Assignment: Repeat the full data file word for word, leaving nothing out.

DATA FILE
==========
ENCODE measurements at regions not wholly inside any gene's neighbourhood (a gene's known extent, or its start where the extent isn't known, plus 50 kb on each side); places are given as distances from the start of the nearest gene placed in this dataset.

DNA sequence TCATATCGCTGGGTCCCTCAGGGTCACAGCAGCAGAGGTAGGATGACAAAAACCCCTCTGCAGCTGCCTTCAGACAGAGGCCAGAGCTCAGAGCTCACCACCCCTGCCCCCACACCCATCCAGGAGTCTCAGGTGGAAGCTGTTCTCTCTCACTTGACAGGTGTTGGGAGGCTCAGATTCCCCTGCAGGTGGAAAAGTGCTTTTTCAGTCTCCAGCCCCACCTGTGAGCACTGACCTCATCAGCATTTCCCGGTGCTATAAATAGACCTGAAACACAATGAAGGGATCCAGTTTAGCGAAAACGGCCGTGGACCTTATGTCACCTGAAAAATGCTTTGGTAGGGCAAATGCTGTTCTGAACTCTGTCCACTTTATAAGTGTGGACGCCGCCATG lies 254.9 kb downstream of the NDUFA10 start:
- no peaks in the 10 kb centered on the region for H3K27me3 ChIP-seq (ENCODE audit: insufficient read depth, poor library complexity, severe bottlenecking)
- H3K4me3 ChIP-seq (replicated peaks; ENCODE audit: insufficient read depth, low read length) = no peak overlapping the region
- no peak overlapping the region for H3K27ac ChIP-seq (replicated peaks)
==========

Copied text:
ENCODE measurements at regions not wholly inside any gene's neighbourhood (a gene's known extent, or its start where the extent isn't known, plus 50 kb on each side); places are given as distances from the start of the nearest gene placed in this dataset.

DNA sequence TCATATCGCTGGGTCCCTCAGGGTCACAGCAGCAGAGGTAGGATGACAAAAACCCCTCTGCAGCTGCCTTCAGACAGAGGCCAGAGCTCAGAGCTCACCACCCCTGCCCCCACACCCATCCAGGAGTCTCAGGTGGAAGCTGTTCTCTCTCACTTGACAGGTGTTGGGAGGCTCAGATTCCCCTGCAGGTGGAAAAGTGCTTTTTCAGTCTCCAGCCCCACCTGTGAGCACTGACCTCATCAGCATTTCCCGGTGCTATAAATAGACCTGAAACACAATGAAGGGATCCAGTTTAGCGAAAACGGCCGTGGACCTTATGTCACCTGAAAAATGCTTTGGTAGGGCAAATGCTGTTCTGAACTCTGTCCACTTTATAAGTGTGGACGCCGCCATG lies 254.9 kb downstream of the NDUFA10 start:
- no peaks in the 10 kb centered on the region for H3K27me3 ChIP-seq (ENCODE audit: insufficient read depth, poor library complexity, severe bottlenecking)
- H3K4me3 ChIP-seq (replicated peaks; ENCODE audit: insufficient read depth, low read length) = no peak overlapping the region
- no peak overlapping the region for H3K27ac ChIP-seq (replicated peaks)